A de-emphasis of ranking. Many academics have grown weary and distrustful of the myriad of “ranking” that takes place across the university spectrum. Rushed research and hyper-pressure to publish is detrimental to the academic process, resulting in shoddy and potentially corrupt work.
Fine tuning technology in the classroom. With MOOCs at one end of the spectrum and PowerPoint presentations at the other, higher education will continue to fine-tune the implementation of technology to enhance learning. 2012 saw a major emphasis placed on Massive Open Online Courses (MOOCs), but high-dropout rates indicate that higher learning is most successful when learning incorporates a blend of technology, online/distance learning opportunities and engaged classroom learning, depending on the subject matter.
A recent study done by three economists, two from Harvard and one from Columbia, demonstrated that, “second only to parents, teachers are the most important part of a child’s education.” The study tracked 2.5 million students, over the course of 20-years, from a single urban district. The data paints a clear line connecting good teachers with the effects they have on their students throughout the course of the students’ lifetime, including higher test scores, increased earnings, and lower incidences of teenage pregnancies.
This study proves that the right teacher, with the right tools, has the ability to create a powerful effect in a child’s life. Teaching resources are a key element in helping an inspired teacher do his/her job in a way that enhances the students’ learning experience. These teaching resources can include things like:
Video Libraries. A video library can be used to reinforce key concepts and lessons. In the online world, a video resource library can be accessed by students from anywhere, anytime, providing more flexibility in their school/work schedule.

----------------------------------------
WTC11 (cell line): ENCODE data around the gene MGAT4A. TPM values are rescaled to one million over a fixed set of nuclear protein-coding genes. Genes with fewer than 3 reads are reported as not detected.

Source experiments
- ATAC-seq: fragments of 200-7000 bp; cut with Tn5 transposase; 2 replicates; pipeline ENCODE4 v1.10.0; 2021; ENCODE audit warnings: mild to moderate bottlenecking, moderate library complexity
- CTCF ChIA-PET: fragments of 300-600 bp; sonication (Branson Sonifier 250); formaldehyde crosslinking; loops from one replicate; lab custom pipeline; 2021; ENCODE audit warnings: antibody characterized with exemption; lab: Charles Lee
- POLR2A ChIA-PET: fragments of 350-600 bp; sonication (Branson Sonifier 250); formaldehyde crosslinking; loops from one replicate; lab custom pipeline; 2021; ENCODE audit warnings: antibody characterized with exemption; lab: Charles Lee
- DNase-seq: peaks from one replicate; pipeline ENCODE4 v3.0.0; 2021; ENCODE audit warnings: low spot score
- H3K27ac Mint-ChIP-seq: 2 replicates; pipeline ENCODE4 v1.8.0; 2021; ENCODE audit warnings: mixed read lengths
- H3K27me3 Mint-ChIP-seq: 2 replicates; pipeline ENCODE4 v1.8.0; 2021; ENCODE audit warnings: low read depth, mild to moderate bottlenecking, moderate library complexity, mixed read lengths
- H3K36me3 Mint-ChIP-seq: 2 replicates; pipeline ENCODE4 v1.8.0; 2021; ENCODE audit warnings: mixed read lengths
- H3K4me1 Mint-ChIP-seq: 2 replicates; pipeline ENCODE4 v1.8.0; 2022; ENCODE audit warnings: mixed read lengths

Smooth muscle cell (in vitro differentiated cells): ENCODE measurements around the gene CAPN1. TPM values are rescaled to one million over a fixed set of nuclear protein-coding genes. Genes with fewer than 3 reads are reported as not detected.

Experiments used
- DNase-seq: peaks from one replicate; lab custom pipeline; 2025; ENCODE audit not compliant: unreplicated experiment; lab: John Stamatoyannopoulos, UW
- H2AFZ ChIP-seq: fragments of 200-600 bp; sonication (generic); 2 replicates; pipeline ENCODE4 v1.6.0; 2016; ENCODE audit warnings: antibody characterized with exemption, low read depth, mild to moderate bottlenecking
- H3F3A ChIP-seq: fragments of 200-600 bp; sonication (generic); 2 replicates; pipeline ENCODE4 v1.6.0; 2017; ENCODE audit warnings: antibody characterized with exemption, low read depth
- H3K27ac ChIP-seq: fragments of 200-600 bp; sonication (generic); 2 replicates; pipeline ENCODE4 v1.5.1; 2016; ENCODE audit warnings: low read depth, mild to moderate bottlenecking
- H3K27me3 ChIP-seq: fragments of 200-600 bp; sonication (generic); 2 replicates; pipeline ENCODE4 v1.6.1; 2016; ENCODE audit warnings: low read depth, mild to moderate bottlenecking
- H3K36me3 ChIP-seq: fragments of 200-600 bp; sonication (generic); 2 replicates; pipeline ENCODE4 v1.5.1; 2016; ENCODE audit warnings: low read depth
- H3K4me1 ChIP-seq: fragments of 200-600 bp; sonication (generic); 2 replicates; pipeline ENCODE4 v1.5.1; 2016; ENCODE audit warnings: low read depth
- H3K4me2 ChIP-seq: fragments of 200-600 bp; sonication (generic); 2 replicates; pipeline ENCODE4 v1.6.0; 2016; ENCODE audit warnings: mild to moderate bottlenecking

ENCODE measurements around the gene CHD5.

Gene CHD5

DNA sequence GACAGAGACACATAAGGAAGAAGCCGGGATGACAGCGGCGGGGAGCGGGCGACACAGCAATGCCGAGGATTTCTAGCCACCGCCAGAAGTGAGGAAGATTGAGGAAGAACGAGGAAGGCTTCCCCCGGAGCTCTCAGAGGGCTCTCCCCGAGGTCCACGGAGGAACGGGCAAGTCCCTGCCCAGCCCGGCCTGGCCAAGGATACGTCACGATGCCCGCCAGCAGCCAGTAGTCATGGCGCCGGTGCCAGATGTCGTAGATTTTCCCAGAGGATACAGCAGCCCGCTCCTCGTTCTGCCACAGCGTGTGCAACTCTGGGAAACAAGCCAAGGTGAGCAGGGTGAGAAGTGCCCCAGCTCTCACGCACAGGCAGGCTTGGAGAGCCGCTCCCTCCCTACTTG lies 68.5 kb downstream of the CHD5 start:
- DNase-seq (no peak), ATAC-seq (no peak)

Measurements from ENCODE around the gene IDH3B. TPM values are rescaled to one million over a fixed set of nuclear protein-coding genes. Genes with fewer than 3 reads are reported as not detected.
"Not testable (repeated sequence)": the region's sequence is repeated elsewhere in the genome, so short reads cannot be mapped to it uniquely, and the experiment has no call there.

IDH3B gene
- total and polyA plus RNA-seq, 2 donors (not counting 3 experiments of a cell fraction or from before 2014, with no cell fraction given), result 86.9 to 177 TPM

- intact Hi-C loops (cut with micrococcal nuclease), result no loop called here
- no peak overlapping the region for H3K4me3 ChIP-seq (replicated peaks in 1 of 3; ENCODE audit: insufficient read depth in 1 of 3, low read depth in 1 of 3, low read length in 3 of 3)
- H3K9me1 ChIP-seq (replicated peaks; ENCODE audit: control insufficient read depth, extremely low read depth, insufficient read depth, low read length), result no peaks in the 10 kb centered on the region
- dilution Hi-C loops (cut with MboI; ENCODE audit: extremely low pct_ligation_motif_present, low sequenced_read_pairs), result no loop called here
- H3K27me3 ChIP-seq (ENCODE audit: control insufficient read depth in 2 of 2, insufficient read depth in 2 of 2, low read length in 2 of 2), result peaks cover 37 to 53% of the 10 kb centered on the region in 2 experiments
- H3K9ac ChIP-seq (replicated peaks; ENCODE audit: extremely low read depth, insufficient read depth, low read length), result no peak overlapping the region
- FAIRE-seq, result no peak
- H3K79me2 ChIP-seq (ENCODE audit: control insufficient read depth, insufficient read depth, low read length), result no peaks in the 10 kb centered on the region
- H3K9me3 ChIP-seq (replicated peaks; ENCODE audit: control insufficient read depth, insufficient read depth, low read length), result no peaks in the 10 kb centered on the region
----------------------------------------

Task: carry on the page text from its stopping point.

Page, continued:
Course Management Systems (CMS). A CMS is an all-in-one course experience for both teachers and students, creating a self-paced curriculum with embedded learning resources and assessments that record student results in real time, so teachers can know what lessons need review.
The computer lab, like any classroom, has its own set of unique challenges. However, at the end of the school day, teaching in a computer lab is incredibly rewarding. Here are some suggestions for working with the challenges of computer labs.
Increase Collaborative Learning. As Mary Beth Hertz points out in her article, The Pros and Cons of Computer Labs, group projects can be difficult in a computer lab. Until more schools acquire laptop, tablet and wireless technology, computer labs are virtually impossible to rearrange. Group projects can become mayhem as throngs of students gather around a single computer. To combat this, talk to administrators about larger indoor spaces that may be reserved on campus. You can have students meet an alternate classroom for a class or two as they work out the details for their project. Then they can return to the lab to work on individual portions of the project.
Academic Resource Station. Many primary/secondary schools have had to shut their library doors due to budget cuts. Your college students may arrive with a shocking gap in research skills, having never been properly trained. Teaching in a computer lab is about more than teaching computer literacy. It provides the chance to teach adult students how to use the internet for academic research, determine if a website is a reliable source of information, and/or how to access academic journals and publications. These are critical skills for the returning student.
The benefits of teaching in a computer lab far outweigh its challenges.